Did Verizon kneecap Google's Android?

Joe Wilcox has an interesting point: that Verizon just slapped Google across the face. I know a lot of geeks gave me heck about my stance on Android, but Google is swimming upstream here. It’ll be interesting to see if Android gets traction. Developers love it, yes, but that’s far from the only thing that determines market success these days. At minimum, though, it’s great to see carriers and other big companies being forced to react to Google’s moves. For that alone we should all cheer Google on.

Comments

  1. Android is about open devices; verizon is about letting devices on it’s network. To me they coexist wonderfully. Network certification is all that verizon removed (which is a huge deal). Google is bout open hardware and software, a different thing.

  2. Android is about open devices; verizon is about letting devices on it’s network. To me they coexist wonderfully. Network certification is all that verizon removed (which is a huge deal). Google is bout open hardware and software, a different thing.

  3. Verizon = CDMA = essentially useless outside the USA.

    I see this more as an attempt for Verizon to remain relevant despite their adoption of the wrong protocol than as a smack at Google.

  4. Verizon = CDMA = essentially useless outside the USA.

    I see this more as an attempt for Verizon to remain relevant despite their adoption of the wrong protocol than as a smack at Google.

  5. I don’t see how this is usefull to anyone really, the only phones you could bring over to them are from Sprint. The post that was referenced was saying that you could bring a AT&T Blackjack over to VZ now and thats just flat out not true.

  6. I don’t see how this is usefull to anyone really, the only phones you could bring over to them are from Sprint. The post that was referenced was saying that you could bring a AT&T Blackjack over to VZ now and thats just flat out not true.

  7. I’m with Eric, I don’t see how Verizon opening up their mobile network hurts Google, which is building an open mobile phone platform.

  8. I’m with Eric, I don’t see how Verizon opening up their mobile network hurts Google, which is building an open mobile phone platform.

  9. Wilcox was wrong to give all the credit to Google, and so are you.

    What just happened is Verizon announcing something in an attempt to stay relevant in the industry. The iPhone put pressure on everyone (moreso now with it’s clear success), Google is getting plenty of press over vapor that’s unavailable for another year, and into this Verizon’s new “iPhone-killer” Voyager phone was just received with a resounding thud.

    So Verizon announces something unheard of pre-iPhone (indeed, it goes against everything U.S. carriers stand for) because if they don’t do something this drastic, they’ll be drowned out in the post-iPhone world.

    Make no mistake, this is a Good Thing, but attributing it all to Google’s efforts is ludicrous.

  10. Wilcox was wrong to give all the credit to Google, and so are you.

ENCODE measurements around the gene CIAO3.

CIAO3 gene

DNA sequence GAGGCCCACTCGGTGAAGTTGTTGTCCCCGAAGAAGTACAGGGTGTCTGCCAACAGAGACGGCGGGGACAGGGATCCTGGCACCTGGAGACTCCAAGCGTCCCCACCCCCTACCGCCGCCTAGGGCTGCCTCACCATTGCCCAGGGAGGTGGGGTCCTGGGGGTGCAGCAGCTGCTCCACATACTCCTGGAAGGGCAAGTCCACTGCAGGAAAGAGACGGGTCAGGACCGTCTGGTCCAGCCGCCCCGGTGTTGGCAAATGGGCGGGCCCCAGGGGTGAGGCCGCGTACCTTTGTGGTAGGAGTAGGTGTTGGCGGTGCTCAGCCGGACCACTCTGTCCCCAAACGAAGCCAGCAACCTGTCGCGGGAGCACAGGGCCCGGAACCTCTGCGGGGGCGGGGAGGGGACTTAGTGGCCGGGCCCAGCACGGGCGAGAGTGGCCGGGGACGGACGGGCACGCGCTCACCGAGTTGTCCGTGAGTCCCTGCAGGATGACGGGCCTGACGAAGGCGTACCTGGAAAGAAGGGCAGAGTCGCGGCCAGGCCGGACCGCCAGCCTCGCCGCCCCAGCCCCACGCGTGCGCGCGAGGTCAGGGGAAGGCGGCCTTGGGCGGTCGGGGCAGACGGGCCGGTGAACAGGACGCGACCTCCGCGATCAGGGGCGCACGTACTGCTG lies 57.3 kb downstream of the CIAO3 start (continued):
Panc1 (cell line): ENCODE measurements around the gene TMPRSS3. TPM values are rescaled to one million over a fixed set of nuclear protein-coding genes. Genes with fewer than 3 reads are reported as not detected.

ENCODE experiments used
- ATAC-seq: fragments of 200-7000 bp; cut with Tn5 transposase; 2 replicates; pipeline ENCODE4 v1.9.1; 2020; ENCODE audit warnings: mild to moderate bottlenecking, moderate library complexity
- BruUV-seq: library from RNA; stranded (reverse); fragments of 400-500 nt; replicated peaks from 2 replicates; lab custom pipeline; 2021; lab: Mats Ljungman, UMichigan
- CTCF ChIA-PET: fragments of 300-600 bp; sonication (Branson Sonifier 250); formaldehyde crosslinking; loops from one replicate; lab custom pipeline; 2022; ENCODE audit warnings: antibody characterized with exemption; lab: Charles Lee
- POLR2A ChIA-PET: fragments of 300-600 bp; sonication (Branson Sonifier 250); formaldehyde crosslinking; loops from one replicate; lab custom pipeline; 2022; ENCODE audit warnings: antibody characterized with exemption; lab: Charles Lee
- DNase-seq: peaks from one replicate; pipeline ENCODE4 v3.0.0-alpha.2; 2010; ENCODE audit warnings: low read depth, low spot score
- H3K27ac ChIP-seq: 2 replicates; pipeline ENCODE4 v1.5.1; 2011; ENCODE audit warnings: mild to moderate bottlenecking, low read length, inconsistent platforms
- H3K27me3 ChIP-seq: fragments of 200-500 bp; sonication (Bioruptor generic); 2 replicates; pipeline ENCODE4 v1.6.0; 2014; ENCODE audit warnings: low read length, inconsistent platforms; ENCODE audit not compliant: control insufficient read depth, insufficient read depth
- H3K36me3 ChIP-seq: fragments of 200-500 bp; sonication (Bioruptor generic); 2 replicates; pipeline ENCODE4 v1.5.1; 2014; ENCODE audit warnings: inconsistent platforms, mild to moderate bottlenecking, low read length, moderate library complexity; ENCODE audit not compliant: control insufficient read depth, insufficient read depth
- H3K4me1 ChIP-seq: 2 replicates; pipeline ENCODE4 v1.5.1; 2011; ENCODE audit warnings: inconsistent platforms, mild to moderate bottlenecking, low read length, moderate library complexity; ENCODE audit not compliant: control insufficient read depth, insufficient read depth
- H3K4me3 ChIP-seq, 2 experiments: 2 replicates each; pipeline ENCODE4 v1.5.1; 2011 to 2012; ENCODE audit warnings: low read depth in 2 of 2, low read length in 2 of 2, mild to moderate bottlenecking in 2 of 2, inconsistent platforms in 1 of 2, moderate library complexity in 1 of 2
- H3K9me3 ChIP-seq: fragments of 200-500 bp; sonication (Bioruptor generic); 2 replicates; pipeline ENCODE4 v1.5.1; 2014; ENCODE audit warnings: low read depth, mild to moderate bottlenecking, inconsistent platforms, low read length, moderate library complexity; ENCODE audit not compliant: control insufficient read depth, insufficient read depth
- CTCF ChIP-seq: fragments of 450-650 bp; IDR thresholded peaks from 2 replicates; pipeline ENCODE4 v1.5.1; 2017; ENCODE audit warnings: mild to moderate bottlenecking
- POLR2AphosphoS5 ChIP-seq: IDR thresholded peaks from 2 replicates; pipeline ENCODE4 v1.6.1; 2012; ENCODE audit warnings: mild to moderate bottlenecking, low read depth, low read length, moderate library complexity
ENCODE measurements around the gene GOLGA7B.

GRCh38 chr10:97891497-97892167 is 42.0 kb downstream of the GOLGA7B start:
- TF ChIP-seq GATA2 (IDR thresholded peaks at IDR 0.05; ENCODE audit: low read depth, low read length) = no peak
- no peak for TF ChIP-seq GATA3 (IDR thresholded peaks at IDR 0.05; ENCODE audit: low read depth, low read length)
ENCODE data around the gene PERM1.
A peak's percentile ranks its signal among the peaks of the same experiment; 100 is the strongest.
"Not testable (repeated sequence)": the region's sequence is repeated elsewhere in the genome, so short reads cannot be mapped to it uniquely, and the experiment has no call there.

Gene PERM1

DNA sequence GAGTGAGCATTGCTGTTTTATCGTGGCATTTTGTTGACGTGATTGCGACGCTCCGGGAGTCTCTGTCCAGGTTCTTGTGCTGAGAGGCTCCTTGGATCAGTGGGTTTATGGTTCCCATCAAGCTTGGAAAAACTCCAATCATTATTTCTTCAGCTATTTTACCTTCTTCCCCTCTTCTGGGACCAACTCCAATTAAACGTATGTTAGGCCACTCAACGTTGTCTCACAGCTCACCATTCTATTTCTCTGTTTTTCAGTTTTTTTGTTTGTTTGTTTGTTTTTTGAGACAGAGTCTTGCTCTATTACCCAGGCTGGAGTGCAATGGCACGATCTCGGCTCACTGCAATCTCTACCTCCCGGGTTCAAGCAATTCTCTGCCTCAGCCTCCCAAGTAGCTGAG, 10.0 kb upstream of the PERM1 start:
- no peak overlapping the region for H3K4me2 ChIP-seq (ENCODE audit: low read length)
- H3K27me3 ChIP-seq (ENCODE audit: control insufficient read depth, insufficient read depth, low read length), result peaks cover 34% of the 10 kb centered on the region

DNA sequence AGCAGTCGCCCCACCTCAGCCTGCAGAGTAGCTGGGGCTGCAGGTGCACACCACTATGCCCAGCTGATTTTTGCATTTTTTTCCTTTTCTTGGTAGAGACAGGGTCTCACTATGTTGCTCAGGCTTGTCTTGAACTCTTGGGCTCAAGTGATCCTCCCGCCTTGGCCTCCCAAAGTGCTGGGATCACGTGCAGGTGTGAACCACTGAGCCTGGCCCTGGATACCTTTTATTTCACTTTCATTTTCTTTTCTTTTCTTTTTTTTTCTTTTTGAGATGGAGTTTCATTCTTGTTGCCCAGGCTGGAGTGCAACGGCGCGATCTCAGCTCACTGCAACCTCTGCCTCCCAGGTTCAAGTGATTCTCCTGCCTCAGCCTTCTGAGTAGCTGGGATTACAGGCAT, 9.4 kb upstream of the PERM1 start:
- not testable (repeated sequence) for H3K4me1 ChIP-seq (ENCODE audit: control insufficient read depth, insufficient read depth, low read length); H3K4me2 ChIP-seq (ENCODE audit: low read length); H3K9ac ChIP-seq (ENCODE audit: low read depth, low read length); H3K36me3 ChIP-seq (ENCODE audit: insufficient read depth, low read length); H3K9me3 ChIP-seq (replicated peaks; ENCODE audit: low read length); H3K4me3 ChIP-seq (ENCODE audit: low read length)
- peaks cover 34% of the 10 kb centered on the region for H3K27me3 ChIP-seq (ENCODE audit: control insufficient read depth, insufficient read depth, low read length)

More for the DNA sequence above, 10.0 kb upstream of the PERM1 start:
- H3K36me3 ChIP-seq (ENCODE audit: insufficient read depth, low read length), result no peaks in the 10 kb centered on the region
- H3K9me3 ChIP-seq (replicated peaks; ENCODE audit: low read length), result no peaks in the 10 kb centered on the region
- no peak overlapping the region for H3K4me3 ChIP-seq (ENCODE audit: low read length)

What just happened is Verizon announcing something in an attempt to stay relevant in the industry. The iPhone put pressure on everyone (moreso now with it’s clear success), Google is getting plenty of press over vapor that’s unavailable for another year, and into this Verizon’s new “iPhone-killer” Voyager phone was just received with a resounding thud.

    So Verizon announces something unheard of pre-iPhone (indeed, it goes against everything U.S. carriers stand for) because if they don’t do something this drastic, they’ll be drowned out in the post-iPhone world.

    Make no mistake, this is a Good Thing, but attributing it all to Google’s efforts is ludicrous.

  11. Tom

    Please explain to me how the iPhone, a closed phone (for now) on a closed network, has anything to do with VZ opening their network. I’m asking this question out of ignorance, because I do not see the connection (I’m slow).

    From my perspective, this is a direct response to Google’s Android and their potential bid in the 700MHz spectrum.

    I think VZ is afraid of what may happen when Google wins a large chunk of spectrum and opens it up to any device (over simplifying it here, but you get the drift). It will be much more difficult to justify a “walled garden” in the face of true competition.

    We both agree this is a good thing, I just want to understand how the iPhone has anything to do with this.

    Regards

  12. Tom

    Please explain to me how the iPhone, a closed phone (for now) on a closed network, has anything to do with VZ opening their network. I’m asking this question out of ignorance, because I do not see the connection (I’m slow).

    From my perspective, this is a direct response to Google’s Android and their potential bid in the 700MHz spectrum.

    I think VZ is afraid of what may happen when Google wins a large chunk of spectrum and opens it up to any device (over simplifying it here, but you get the drift). It will be much more difficult to justify a “walled garden” in the face of true competition.

    We both agree this is a good thing, I just want to understand how the iPhone has anything to do with this.

    Regards